The Federal Funds rate is the primary tool of the Federal Reserve to achieve its objectives. It is set by the Federal Open Market Committee (FOMC) and is the rate at which commercial banks borrow and lend their excess reserves to each other overnight. The median forecast from the September FOMC is to raise the Fed Funds rate to 4.4% by the end of the year and plateau at 4.6% next year without rate cuts until 2024. Wells Fargo provided its “US Economic Outlook: October 2022” and updated its forecast for two rate hikes before the end of the year and two smaller ones in the first quarter, as shown in Figure #1.
Figure #1: Wells Fargo Projection of Federal Funds Rates
Figure #2 contains a comparison of what the yield curve was doing during the 2004 to 2007 rate hikes in six-month increments compared to 2022. The inset in the middle shows the earlier yield curves (thin lines) to the current yield curve (thick black line). The Federal Reserve continued to hike rates until longer duration rates were flat, with the Federal Funds (FF) rate around July 2006. The rate was held relatively constant through September 2007, when the yield curve became strongly inverted, and the Fed began lowering the FF rate in November 2007. Currently, the short end of the yield curve is not inverted, and the Fed is tightening with the longer end of the yield curve inverted.
Figure #2: Federal Funds Rate Changes and Yield Curves
I created Figure #3 to show a range of likely interest rates along the yield curve before the curve fully inverts, warning of an imminent recession. The blue-shaded area lies between the current yield curve and the yield curve as of June 2006. I expect the Federal Funds rate to rise close to 4.4% by the end of this year and possibly to 5% by mid-2023. Intermediate (one year to five years) rates may be close to plateauing. After the next two rate hikes, this year may be a good time to extend the duration of Treasury ladders into the two-to-five-year range. When the short end of the yield curve inverts, the risk of recession rises, and the Federal Reserve is likely to contemplate easing rates.
Figure #3: 2022 Yield Curves with Possible Range of 2023 Rates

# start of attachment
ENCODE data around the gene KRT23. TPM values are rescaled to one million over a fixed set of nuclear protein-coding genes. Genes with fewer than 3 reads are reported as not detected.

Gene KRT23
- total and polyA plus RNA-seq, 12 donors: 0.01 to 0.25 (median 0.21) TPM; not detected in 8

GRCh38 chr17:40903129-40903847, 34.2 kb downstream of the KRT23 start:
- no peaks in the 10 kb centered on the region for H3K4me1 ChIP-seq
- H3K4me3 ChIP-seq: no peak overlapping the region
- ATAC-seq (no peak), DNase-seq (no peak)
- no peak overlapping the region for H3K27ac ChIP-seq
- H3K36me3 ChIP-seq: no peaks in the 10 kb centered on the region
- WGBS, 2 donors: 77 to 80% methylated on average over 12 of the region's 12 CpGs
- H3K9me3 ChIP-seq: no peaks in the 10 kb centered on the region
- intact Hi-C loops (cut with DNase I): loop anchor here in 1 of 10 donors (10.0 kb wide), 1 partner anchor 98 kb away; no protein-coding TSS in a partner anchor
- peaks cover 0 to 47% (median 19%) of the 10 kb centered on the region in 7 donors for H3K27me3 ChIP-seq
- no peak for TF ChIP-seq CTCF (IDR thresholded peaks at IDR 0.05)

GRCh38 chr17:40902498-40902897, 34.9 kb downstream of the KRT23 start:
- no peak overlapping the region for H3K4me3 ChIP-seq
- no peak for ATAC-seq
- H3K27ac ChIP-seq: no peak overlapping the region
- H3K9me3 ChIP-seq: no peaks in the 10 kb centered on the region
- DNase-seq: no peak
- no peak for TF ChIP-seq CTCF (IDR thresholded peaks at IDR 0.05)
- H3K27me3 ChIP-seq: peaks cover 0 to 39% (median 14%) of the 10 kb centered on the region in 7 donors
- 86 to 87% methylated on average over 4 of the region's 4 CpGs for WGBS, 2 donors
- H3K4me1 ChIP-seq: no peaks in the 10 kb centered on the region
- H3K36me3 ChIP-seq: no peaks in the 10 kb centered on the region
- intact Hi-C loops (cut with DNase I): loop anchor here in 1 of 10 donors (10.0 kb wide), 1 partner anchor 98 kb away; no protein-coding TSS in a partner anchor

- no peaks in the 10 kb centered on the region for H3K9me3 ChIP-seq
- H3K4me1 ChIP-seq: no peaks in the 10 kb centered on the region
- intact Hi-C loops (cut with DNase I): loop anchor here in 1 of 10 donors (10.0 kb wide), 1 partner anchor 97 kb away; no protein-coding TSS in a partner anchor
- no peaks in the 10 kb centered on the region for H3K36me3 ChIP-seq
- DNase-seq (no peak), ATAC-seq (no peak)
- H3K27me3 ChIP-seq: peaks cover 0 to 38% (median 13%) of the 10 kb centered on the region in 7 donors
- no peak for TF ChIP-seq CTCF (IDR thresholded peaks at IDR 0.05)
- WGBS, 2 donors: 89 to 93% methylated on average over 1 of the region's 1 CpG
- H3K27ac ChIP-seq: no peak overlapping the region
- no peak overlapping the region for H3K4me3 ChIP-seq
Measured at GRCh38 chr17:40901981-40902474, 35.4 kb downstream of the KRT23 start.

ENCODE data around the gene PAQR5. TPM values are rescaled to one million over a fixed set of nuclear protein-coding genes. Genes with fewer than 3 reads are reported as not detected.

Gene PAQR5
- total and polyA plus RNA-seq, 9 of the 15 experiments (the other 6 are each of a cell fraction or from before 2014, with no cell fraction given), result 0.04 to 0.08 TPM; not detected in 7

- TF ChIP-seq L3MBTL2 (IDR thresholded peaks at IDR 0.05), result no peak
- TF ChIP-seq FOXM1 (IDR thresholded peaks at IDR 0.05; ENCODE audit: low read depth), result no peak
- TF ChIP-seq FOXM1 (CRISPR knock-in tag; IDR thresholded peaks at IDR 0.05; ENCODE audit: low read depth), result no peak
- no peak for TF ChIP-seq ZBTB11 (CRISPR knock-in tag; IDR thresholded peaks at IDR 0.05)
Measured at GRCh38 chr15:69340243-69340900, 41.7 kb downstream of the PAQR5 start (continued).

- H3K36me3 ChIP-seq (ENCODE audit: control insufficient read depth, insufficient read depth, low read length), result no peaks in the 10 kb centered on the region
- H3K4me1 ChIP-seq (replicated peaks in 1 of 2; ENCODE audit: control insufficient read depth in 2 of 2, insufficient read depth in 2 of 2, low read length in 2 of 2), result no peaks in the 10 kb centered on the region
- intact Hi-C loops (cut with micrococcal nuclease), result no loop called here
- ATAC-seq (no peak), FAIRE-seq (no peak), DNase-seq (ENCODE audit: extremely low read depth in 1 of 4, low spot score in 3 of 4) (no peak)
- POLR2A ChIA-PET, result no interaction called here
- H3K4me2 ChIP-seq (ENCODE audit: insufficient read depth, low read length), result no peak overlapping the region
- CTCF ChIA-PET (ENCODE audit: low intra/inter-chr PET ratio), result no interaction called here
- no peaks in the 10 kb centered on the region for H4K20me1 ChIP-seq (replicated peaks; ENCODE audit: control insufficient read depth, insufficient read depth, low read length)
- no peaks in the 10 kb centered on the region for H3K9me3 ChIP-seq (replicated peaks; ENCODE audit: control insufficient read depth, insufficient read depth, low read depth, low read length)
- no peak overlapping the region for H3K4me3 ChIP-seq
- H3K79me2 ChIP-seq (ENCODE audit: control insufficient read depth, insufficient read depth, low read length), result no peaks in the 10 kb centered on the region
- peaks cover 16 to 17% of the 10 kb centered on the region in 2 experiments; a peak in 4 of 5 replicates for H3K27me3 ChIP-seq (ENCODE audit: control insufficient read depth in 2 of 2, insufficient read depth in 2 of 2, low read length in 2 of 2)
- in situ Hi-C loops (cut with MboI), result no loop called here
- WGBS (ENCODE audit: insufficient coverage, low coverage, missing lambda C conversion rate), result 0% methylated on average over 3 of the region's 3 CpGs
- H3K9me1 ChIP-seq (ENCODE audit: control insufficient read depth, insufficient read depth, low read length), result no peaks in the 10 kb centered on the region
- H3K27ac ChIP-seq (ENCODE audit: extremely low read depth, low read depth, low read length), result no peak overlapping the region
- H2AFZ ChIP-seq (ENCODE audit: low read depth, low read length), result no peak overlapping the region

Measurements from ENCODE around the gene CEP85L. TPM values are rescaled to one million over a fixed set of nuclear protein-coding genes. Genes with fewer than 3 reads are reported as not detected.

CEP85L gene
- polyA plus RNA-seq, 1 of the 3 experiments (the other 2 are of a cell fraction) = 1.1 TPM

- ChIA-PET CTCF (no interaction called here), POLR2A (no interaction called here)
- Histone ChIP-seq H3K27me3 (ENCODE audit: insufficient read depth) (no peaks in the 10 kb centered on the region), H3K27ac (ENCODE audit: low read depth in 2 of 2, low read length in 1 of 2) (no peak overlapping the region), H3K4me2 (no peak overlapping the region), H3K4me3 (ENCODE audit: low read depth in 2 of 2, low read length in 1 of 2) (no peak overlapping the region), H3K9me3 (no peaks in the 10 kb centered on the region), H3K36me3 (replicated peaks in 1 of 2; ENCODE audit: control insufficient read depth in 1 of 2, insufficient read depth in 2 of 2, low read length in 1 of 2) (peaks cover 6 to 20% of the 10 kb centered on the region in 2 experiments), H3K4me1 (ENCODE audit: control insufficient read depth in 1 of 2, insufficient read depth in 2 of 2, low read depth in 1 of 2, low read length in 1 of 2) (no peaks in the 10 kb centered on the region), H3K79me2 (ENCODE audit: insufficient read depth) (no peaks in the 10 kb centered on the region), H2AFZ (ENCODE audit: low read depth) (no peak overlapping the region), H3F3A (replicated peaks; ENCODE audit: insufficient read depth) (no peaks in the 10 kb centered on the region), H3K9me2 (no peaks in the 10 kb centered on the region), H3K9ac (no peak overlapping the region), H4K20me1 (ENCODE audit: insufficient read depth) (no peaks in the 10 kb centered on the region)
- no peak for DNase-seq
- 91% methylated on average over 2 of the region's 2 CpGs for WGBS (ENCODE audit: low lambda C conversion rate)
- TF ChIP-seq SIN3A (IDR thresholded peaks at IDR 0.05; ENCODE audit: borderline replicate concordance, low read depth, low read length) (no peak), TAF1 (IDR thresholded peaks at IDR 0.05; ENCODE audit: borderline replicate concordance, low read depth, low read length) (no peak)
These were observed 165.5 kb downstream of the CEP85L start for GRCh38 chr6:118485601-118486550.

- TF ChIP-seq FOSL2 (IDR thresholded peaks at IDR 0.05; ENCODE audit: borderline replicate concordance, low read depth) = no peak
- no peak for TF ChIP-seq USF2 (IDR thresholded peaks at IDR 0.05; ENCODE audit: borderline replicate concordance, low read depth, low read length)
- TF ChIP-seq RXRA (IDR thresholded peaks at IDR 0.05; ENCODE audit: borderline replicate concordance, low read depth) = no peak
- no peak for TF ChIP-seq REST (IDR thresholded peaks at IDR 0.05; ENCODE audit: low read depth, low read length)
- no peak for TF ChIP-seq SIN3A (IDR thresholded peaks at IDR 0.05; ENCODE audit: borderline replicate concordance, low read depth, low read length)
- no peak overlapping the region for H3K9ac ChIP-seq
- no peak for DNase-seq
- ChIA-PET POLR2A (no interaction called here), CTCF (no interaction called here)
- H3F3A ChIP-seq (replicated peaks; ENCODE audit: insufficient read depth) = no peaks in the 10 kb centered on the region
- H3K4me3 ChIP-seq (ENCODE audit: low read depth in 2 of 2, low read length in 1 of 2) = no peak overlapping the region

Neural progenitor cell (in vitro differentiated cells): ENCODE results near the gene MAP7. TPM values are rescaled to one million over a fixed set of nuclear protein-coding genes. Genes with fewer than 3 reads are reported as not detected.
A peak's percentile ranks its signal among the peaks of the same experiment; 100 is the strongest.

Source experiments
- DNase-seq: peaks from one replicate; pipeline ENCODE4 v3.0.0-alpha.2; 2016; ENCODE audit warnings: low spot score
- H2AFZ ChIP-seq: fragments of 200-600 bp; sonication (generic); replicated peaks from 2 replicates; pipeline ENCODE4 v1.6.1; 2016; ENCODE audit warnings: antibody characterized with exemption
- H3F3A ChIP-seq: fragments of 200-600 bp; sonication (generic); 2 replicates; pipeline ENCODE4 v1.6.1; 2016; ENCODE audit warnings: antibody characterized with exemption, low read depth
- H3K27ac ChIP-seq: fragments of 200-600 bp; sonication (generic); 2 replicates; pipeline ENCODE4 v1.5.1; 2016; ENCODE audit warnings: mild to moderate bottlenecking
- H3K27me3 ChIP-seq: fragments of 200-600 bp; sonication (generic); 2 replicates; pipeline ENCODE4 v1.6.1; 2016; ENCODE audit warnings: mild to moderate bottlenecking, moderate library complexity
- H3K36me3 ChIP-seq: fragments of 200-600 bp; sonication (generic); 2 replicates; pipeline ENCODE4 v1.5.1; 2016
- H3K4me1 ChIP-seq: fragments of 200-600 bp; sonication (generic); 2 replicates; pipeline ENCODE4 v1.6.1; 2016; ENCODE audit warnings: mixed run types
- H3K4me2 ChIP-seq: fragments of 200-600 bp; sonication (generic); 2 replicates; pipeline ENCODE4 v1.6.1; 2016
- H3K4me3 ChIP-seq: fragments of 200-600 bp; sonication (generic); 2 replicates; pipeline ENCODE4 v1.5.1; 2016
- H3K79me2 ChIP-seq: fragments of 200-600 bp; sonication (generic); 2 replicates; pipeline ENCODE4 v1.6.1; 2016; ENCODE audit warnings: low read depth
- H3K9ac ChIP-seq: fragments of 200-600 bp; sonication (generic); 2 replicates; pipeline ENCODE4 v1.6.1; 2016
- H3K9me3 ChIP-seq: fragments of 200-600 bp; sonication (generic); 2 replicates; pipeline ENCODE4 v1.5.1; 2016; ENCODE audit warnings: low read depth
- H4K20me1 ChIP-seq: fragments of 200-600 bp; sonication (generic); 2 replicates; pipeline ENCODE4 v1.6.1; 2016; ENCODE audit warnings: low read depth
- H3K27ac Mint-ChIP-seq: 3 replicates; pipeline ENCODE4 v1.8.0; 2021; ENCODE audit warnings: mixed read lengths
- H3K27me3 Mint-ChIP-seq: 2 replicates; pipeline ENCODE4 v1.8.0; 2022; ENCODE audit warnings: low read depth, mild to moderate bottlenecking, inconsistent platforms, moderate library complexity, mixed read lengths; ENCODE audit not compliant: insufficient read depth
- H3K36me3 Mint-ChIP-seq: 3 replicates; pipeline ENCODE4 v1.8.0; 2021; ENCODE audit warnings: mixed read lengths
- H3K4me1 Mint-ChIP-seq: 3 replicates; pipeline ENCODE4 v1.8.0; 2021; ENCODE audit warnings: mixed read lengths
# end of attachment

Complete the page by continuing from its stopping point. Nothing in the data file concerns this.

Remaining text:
Source: Created by the Author Using the St Louis Federal Reserve Database (FRED)
Key Point: Solvency of companies with low-profit margins and high valuations are two risks examined.
Zombie companies are those that don’t generate enough profits to service their debts, and with rising borrowing costs for high-yield debt, the number of zombie companies is increasing. Giovanni Favara, Camelia Minoiu, and Ander Perez-Orive at the Federal Reserve estimate in “US Zombie Firms: How Many and How Consequential?” that in 2020 approximately nine percent of public companies were zombies. According to Will Daniel at Fortune, David Trainer, the CEO of the investment research firm New Constructs, believes there are now roughly 300 publicly-traded zombie companies. The number of zombie companies may now be around 13%, as estimated by Goldman Sachs. The American Bankruptcy Institute shows that Commercial Chapter 11 Bankruptcies have been rising since May compared to last year.
John Butters, Vice President and Senior Earnings Analyst at FactSet, updated the “S&P 500 Earnings Season Update” on October 21st, with twenty percent of the companies reporting actual results. The blended earnings results for those that have reported and estimates for the remaining companies for the earnings growth rate for the third quarter is 1.5% compared to 2.8% at the end of the third quarter (September 30th). For perspective, Multipli estimates that the price-to-earnings ratio of the S&P500 has fallen from thirty-six percent at the beginning of 2021 to twenty now. It is still historically high and falling rapidly.